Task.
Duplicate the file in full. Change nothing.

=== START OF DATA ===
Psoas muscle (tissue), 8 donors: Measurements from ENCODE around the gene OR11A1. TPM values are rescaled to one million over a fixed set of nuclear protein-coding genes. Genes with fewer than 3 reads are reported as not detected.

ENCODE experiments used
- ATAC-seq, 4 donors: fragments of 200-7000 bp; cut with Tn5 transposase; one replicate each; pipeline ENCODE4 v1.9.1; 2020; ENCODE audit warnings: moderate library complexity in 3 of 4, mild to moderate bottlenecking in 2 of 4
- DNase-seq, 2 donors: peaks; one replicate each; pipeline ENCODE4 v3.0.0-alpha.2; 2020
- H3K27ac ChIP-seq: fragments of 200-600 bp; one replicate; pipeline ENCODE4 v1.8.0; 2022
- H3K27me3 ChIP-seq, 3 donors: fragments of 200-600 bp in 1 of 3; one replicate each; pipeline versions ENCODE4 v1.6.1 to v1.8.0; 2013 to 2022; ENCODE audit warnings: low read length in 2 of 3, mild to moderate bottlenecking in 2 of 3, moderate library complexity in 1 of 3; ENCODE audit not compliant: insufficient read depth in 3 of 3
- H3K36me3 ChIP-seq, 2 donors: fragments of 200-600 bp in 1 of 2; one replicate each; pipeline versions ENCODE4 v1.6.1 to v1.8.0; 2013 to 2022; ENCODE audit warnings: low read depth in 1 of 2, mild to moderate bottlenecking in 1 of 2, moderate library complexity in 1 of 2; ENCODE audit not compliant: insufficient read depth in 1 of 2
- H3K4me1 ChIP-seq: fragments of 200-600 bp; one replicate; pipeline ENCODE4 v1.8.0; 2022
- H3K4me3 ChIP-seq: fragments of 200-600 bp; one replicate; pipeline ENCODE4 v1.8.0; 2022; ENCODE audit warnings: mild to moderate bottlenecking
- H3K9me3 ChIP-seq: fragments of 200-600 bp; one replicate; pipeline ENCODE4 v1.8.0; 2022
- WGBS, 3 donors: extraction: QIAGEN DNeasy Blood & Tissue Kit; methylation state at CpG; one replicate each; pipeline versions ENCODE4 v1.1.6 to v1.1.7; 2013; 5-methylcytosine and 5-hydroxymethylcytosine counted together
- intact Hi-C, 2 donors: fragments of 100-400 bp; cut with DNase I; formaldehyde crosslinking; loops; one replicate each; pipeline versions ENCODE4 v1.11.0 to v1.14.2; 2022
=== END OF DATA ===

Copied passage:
Psoas muscle (tissue), 8 donors: Measurements from ENCODE around the gene OR11A1. TPM values are rescaled to one million over a fixed set of nuclear protein-coding genes. Genes with fewer than 3 reads are reported as not detected.

ENCODE experiments used
- ATAC-seq, 4 donors: fragments of 200-7000 bp; cut with Tn5 transposase; one replicate each; pipeline ENCODE4 v1.9.1; 2020; ENCODE audit warnings: moderate library complexity in 3 of 4, mild to moderate bottlenecking in 2 of 4
- DNase-seq, 2 donors: peaks; one replicate each; pipeline ENCODE4 v3.0.0-alpha.2; 2020
- H3K27ac ChIP-seq: fragments of 200-600 bp; one replicate; pipeline ENCODE4 v1.8.0; 2022
- H3K27me3 ChIP-seq, 3 donors: fragments of 200-600 bp in 1 of 3; one replicate each; pipeline versions ENCODE4 v1.6.1 to v1.8.0; 2013 to 2022; ENCODE audit warnings: low read length in 2 of 3, mild to moderate bottlenecking in 2 of 3, moderate library complexity in 1 of 3; ENCODE audit not compliant: insufficient read depth in 3 of 3
- H3K36me3 ChIP-seq, 2 donors: fragments of 200-600 bp in 1 of 2; one replicate each; pipeline versions ENCODE4 v1.6.1 to v1.8.0; 2013 to 2022; ENCODE audit warnings: low read depth in 1 of 2, mild to moderate bottlenecking in 1 of 2, moderate library complexity in 1 of 2; ENCODE audit not compliant: insufficient read depth in 1 of 2
- H3K4me1 ChIP-seq: fragments of 200-600 bp; one replicate; pipeline ENCODE4 v1.8.0; 2022
- H3K4me3 ChIP-seq: fragments of 200-600 bp; one replicate; pipeline ENCODE4 v1.8.0; 2022; ENCODE audit warnings: mild to moderate bottlenecking
- H3K9me3 ChIP-seq: fragments of 200-600 bp; one replicate; pipeline ENCODE4 v1.8.0; 2022
- WGBS, 3 donors: extraction: QIAGEN DNeasy Blood & Tissue Kit; methylation state at CpG; one replicate each; pipeline versions ENCODE4 v1.1.6 to v1.1.7; 2013; 5-methylcytosine and 5-hydroxymethylcytosine counted together
- intact Hi-C, 2 donors: fragments of 100-400 bp; cut with DNase I; formaldehyde crosslinking; loops; one replicate each; pipeline versions ENCODE4 v1.11.0 to v1.14.2; 2022